I’m very proud of Bloodybones and delighted to have it in the book. For a variety of reasons, some artistic, some personal, it’s one of my favorite creations. At 36,000 words, it’s able to pull the reader in and hold on to them tightly for a good long time. It’s a fun story and, I hope, an emotional one. As for how it measures up to those earlier tales, that’s harder to say. Better to let others judge. I think it echoes and expands some of the themes that have always been inherent in my work, and deals with some of them in new ways. Obviously, I think it also shows my growth and maturity as a writer, compared to the ancient artifacts that come before it in the book. But none of that means anything if the readers don’t think it’s a good yarn. I hope they do.

Diabolique: And having Bloodybones published by Cemetery Dance is quite a coup.  Cemetery Dance Publications has a substantial reputation in the horror field.  It is known for the high quality of its printings and for a roster of writers that’s a veritable genre “Who’s Who.”  How big an ego stroke was it when Cemetery Dance’s Richard Chizmar approached you about the Whispered Echoes project?

Paul F Olson: It was a tremendous ego boost, but it took a while to sink in. I’ve known Rich for a long time. We go back to the days when I was publishing my magazine, Horrorstruck, and he was getting ready to launch his magazine, Cemetery Dance. So I’d never dare suggest that I doubted his sincerity, even for a moment, or that I was afraid he’d lost his mind. Still, I wasn’t sure quite what to think when he wrote and suggested they publish a collection of my stories. I was blown away when I got that e-mail, but again, I didn’t quite allow myself to believe it. There was a long time that I kept expecting the project to get derailed. I thought Rich would come to his senses, that something would come up, that circumstances would change, that . . . I don’t know. I just had a hard time believing it was actually going to happen. I went through a couple of years where I got nervous every time I received an e-mail from Cemetery Dance. I’d think, “This is it. They’re canceling the book.” Yes, I admit it: that’s my picture in the dictionary next to “Insecure Writer.” But now that it’s too late for them to change their minds, now that the book is actually here, it’s incredibly exciting and gratifying. I know a lot of writers who have “get published by Cemetery Dance” on their bucket lists. I can now cross that one off mine.

Diabolique: Addressing the time machine theme of this interview, if you could go back to those early years of your writing career, what would you change?

Paul F Olson: Probably not much. There was a point – several points, actually – where I made some very foolish business decisions. Those were times when my career had become a “Choose Your Own Adventure” book, and I naively went into the cave instead of following the path through the woods. But by and large, all of that came later. In the days we’re talking about, the earliest days, I was very fortunate. I had the opportunity to write the things I wanted to write and to try to break into publishing at a time that the field was rich with smart editors and good markets, not to mention eager readers. I was blessed to meet wonderful people who read my work with an understanding eye, gave me great advice, rejected me when I needed to be rejected, and when I was finally ready, gave me the breaks I needed. I was part of one of the most exciting periods in the centuries-long history of horror. I had a career and I made friends for life. Why would I want to change any of that?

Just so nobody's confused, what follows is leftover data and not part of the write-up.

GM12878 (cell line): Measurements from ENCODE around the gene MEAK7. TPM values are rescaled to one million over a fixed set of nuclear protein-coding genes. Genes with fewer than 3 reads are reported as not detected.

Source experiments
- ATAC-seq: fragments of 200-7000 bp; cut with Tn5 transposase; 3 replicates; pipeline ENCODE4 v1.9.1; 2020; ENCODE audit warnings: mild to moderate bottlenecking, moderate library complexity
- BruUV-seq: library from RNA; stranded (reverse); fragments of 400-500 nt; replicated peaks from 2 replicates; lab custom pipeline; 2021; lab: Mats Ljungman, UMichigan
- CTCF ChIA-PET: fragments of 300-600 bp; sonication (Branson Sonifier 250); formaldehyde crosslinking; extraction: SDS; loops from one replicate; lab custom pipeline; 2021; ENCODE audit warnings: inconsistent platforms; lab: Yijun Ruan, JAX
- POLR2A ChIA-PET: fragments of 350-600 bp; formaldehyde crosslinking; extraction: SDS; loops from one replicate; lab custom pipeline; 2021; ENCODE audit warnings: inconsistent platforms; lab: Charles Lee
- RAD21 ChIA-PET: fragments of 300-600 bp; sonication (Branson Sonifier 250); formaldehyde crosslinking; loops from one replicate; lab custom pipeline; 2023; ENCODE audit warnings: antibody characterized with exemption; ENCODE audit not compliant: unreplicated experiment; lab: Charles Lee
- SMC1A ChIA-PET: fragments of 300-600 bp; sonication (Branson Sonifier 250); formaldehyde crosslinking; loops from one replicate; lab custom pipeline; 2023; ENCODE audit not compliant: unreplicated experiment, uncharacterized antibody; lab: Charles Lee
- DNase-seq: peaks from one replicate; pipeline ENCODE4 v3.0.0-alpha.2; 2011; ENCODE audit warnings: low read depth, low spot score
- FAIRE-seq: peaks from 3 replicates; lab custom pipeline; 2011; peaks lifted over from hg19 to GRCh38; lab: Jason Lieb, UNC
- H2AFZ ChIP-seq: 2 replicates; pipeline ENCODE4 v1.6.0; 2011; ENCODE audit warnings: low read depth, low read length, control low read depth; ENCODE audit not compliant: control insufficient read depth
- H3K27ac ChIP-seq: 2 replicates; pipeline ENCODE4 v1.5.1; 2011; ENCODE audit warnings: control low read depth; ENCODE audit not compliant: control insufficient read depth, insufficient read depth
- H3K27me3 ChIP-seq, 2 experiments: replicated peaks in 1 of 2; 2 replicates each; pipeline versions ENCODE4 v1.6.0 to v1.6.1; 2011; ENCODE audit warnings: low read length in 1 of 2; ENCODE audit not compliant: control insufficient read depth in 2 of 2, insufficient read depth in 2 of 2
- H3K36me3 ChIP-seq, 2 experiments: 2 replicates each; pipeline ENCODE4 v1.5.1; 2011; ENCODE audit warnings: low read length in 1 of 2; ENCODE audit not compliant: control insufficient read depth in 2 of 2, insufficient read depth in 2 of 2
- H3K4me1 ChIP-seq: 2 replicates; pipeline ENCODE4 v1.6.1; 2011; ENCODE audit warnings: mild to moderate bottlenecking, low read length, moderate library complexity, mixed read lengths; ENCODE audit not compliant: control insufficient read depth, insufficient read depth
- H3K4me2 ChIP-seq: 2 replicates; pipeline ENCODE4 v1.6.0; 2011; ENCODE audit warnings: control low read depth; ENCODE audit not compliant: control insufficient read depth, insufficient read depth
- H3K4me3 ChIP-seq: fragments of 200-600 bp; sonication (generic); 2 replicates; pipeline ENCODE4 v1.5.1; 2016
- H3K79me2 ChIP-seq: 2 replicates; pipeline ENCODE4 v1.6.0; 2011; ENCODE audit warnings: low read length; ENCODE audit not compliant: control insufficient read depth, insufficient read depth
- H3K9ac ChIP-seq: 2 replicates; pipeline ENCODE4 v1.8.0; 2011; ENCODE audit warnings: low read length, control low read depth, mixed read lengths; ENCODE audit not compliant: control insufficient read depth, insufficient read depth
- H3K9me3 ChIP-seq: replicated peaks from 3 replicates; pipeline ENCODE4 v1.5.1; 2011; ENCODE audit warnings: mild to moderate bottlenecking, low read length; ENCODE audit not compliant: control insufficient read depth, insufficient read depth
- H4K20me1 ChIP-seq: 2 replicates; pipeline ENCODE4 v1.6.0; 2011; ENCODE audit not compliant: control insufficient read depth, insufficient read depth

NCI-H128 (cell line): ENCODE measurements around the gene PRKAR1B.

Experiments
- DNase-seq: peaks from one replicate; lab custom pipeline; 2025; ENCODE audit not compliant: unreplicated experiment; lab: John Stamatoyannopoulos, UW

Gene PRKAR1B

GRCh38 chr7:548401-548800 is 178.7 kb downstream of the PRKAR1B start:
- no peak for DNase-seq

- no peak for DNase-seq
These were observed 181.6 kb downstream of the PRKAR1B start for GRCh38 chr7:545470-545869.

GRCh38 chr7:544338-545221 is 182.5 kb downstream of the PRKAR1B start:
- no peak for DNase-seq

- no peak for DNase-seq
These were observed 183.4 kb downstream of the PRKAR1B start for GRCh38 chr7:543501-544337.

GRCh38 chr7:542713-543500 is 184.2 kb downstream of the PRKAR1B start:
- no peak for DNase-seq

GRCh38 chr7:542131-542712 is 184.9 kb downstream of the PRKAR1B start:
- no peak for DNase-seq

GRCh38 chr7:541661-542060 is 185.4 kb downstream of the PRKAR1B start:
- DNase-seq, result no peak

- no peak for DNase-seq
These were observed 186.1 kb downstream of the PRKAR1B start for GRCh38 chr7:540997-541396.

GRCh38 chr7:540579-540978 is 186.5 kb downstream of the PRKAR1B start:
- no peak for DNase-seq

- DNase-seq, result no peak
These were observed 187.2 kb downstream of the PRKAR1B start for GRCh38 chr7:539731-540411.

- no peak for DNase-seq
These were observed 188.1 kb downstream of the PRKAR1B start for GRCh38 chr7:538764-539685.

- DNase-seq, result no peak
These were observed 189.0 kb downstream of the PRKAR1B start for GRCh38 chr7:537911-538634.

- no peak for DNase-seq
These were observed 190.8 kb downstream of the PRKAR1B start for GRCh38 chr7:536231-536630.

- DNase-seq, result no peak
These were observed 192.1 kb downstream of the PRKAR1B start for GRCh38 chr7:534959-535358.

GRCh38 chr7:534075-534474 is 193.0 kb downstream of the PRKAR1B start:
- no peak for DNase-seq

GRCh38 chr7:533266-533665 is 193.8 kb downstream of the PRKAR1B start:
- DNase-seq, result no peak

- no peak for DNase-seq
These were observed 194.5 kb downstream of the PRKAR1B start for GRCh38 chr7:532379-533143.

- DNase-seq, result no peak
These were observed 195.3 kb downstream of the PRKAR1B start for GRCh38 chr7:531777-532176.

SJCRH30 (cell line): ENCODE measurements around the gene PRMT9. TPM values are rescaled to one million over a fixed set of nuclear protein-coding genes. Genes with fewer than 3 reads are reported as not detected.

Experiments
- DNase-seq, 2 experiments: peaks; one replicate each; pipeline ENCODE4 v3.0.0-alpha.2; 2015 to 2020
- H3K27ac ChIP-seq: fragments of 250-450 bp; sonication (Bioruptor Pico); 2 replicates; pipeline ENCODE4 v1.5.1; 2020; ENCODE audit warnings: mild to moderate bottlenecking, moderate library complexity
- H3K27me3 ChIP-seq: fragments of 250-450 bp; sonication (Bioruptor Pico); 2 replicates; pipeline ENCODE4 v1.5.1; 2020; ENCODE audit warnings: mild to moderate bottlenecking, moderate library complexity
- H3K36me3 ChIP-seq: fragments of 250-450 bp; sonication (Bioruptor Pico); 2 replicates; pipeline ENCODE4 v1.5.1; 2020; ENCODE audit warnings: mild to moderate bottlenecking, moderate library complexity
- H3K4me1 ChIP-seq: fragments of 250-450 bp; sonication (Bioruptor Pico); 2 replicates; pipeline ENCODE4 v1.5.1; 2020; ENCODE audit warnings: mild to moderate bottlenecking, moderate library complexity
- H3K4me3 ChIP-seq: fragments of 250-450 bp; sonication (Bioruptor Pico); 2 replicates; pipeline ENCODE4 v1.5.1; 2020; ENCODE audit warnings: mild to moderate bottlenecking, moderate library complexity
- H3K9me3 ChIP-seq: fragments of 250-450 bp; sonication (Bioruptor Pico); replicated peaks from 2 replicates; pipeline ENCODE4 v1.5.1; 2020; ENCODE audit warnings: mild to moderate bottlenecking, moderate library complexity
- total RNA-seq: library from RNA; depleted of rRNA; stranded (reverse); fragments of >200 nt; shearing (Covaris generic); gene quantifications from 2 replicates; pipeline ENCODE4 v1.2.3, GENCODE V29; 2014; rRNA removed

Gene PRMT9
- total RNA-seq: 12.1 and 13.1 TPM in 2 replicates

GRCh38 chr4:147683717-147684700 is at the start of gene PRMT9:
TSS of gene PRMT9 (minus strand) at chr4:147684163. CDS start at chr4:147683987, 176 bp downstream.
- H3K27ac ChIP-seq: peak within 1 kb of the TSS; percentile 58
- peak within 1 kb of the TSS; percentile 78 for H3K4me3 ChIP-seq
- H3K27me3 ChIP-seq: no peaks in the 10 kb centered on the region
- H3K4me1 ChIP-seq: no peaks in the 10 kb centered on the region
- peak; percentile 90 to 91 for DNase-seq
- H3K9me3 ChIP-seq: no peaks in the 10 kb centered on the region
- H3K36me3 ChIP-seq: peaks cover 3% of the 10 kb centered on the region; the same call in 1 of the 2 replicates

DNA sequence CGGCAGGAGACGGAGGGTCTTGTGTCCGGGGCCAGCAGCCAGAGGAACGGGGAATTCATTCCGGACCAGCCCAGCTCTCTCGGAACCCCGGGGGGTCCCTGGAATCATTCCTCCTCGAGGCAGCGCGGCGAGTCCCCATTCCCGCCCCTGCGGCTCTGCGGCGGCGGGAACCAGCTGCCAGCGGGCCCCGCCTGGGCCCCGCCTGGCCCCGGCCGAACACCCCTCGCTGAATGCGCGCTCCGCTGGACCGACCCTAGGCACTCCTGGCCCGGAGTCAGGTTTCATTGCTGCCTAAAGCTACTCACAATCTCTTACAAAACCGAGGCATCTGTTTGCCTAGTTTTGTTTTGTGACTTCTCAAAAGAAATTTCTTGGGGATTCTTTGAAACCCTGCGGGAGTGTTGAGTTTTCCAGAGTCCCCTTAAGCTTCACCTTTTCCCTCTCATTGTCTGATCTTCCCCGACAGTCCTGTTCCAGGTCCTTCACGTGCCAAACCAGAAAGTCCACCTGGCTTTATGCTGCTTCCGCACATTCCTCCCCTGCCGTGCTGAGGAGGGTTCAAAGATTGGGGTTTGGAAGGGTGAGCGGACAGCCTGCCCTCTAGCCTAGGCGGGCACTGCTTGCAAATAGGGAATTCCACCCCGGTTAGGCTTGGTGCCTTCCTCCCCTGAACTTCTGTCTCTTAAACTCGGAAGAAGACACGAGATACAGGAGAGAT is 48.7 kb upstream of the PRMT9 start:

Diabolique: As a corollary to the previous question, if you could bring back something from horror fiction publishing of the 1980s/1990s, what would it be and why?

Paul F Olson: Well, the wealth of markets is an obvious choice. I doubt we’ll ever again see such a vast universe of non-professional, semi-pro, and professional markets all co-existing at the same time – nearly unlimited opportunities for horror writers to hone their skills, launch their careers, and actually make money. But as much as I miss that, I miss the genuine sense of community that existed back then even more. Sure, social media is a wonderful way for us all to keep in touch, build networks, do business, promote our work. But most writers, when they’re being honest, will tell you that some days social media is more an obligation than a pleasure. And that’s not even taking into account the dark sides of Facebook and Twitter, which are becoming more obvious all the time: constant grandstanding and self-promotion, unbelievable bullying and harassment, endless political battles. That’s not a community. It’s a bad day at the office. At the risk of sounding like an old man, fondly remembering my five-mile walk to school uphill through the snow, I’ll take the days of the old GEnie bulletin board service, or before that, the world of snail mail and newsletters, over Facebook any day.

Diabolique: We’ve covered the past and present, so let’s move on to the future.  What can readers look forward to from you?

Paul F Olson: I’m hoping to have the first draft of a new novel finished this fall. And, of course, I’m still trying to write that perfect short story.

Diabolique: The Diabolique community looks forward to what you have in store.  Thank you for joining me on this time machine ride.  It was great fun!

Paul F Olson: Thank you so much for asking me. It was an honor – and a fun ride, too!

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About Sheila M. Merritt

Sheila Merritt wrote book reviews for Mystery Scene Magazine. For several years, she had contributed reviews, articles and conducted interviews for the Hellnotes.com newsletter. She was friends with a British ghost hunter who happened to be the author of a biography of Boris Karloff. She’s had a brief and embarrassing conversation with Christopher Lee in a department store, but also had a much more relaxing exchange with director-writer Frank Darabont at a horror convention. She became enamored of horror films and dark fiction as a child. Mother didn't approve of them. The rest, as they say, is history.